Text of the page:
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  The same analysis approach: Practical protection against the pitfalls of novel neuroimaging analysis methods

Görgen, K., Hebart, M. N., Allefeld, C., & Haynes, J.-D. (2017). The same analysis approach: Practical protection against the pitfalls of novel neuroimaging analysis methods. arXiv.

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Item Permalink: http://hdl.handle.net/21.11116/0000-0005-20DB-0 Version Permalink: http://hdl.handle.net/21.11116/0000-0005-20DC-F
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Görgen, Kai 1, Author
Hebart, Martin N.1, Author              
Allefeld , Carsten1, Author
Haynes, John-Dylan1, Author              
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1External Organizations, ou_persistent22              

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 Abstract: Standard neuroimaging data analysis based on traditional principles of experimental design, modelling, and statistical inference is increasingly complemented by novel analysis methods, driven e.g. by machine learning methods. While these novel approaches provide new insights into neuroimaging data, they often have unexpected properties, generating a growing literature on possible pitfalls. We propose to meet this challenge by adopting a habit of systematic testing of experimental design, analysis procedures, and statistical inference. Specifically, we suggest to apply the analysis method used for experimental data also to aspects of the experimental design, simulated confounds, simulated null data, and control data. We stress the importance of keeping the analysis method the same in main and test analyses, because only this way possible confounds and unexpected properties can be reliably detected and avoided. We describe and discuss this Same Analysis Approach in detail, and demonstrate it in two worked examples using multivariate decoding. With these examples, we reveal two sources of error: A mismatch between counterbalancing (crossover designs) and cross-validation which leads to systematic below-chance accuracies, and linear decoding of a nonlinear effect, a difference in variance. Highlights: 1. Traditional design principles can be unsuitable when combined with cross-validation; 2. This can explain both inflated accuracies and below-chance accuracies; 3. We propose the novel "same analysis approach" (SAA) for checking analysis pipelines; 4. The principle of SAA is to perform additional analyses using the same analysis; 5. SAA analysis should be performed on design variables, control data, and simulations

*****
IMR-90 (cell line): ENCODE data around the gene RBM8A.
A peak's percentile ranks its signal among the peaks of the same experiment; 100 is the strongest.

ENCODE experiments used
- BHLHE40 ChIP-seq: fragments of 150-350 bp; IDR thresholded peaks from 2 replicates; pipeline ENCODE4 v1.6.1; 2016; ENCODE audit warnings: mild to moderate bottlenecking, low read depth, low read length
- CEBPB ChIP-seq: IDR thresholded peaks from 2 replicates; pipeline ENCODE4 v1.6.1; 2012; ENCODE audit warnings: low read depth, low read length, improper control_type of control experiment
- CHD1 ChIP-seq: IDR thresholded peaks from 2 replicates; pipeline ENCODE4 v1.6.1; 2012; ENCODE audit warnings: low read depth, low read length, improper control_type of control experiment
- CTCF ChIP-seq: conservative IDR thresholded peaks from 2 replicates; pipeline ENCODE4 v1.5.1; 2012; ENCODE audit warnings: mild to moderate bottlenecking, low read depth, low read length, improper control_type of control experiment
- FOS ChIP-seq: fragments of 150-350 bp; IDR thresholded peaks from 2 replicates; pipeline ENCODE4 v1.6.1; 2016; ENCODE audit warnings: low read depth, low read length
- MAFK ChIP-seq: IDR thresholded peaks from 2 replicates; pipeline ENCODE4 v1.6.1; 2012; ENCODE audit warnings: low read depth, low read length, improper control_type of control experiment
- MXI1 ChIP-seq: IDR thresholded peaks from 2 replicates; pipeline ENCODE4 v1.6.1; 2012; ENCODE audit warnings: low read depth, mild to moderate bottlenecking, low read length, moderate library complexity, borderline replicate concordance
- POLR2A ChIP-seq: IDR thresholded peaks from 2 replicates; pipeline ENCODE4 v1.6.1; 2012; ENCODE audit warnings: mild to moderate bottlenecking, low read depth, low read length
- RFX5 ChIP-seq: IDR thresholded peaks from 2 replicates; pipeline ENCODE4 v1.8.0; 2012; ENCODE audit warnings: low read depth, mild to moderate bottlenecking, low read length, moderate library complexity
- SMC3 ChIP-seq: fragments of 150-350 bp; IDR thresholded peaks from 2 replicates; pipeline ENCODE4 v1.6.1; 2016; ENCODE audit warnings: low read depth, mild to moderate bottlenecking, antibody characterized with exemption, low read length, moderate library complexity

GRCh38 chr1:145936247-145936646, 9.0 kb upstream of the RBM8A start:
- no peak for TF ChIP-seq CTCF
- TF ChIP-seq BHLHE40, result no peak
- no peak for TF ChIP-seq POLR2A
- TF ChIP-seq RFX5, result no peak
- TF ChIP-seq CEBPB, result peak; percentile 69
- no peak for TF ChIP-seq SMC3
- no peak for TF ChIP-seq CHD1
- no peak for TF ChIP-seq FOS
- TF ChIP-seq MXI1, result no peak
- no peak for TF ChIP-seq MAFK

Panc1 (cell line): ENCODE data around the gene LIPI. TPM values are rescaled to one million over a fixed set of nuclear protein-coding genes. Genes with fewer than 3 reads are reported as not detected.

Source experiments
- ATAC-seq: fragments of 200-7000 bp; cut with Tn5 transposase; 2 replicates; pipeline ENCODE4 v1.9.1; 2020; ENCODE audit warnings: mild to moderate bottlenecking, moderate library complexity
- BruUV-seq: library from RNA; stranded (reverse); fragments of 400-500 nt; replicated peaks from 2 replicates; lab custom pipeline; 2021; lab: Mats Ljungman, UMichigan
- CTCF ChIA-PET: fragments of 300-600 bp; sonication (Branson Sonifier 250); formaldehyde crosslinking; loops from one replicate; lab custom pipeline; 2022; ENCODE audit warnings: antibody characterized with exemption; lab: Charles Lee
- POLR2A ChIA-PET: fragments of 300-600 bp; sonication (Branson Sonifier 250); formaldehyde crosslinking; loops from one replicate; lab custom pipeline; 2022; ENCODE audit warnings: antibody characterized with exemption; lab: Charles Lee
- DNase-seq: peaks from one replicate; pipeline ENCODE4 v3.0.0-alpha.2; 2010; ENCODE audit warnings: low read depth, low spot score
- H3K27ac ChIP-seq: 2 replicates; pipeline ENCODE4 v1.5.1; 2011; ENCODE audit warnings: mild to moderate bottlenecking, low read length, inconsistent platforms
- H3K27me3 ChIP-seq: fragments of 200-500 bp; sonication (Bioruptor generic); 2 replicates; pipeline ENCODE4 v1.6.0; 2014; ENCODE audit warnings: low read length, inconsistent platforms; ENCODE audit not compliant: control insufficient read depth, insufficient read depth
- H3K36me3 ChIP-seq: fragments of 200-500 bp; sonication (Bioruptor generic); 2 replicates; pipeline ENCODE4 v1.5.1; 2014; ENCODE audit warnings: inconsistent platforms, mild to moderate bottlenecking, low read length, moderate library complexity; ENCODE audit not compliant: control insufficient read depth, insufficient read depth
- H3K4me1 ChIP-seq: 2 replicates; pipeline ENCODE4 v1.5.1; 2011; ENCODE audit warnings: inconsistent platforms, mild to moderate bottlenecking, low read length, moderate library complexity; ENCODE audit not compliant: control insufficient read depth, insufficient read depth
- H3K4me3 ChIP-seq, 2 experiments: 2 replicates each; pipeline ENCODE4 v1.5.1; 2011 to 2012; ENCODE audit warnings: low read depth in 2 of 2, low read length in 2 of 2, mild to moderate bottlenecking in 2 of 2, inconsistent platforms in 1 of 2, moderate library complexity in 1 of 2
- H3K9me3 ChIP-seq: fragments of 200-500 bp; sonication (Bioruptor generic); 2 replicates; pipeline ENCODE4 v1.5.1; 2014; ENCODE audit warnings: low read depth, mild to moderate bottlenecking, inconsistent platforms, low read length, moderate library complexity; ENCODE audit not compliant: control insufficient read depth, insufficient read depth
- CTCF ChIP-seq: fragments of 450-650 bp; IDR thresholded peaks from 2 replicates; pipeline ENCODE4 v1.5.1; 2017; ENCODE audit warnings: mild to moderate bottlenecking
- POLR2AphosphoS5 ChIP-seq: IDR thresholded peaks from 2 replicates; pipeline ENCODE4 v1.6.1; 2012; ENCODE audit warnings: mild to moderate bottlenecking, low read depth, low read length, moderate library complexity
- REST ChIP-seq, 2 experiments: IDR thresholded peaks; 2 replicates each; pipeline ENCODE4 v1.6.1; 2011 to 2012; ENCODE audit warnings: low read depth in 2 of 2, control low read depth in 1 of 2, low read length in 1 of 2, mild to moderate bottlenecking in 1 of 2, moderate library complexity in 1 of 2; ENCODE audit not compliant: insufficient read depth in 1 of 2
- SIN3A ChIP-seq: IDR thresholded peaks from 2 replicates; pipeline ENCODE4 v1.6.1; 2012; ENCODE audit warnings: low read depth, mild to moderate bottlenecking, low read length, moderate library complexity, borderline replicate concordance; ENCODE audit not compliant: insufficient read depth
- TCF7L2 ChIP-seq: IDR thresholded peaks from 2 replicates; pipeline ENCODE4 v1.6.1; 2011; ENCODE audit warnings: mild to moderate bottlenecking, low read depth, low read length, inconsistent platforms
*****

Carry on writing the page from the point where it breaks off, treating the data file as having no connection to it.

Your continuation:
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Language(s): eng - English
 Dates: 2017-03-20
 Publication Status: Published online
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 Identifiers: arXiv: 1703.06670
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Title: arXiv
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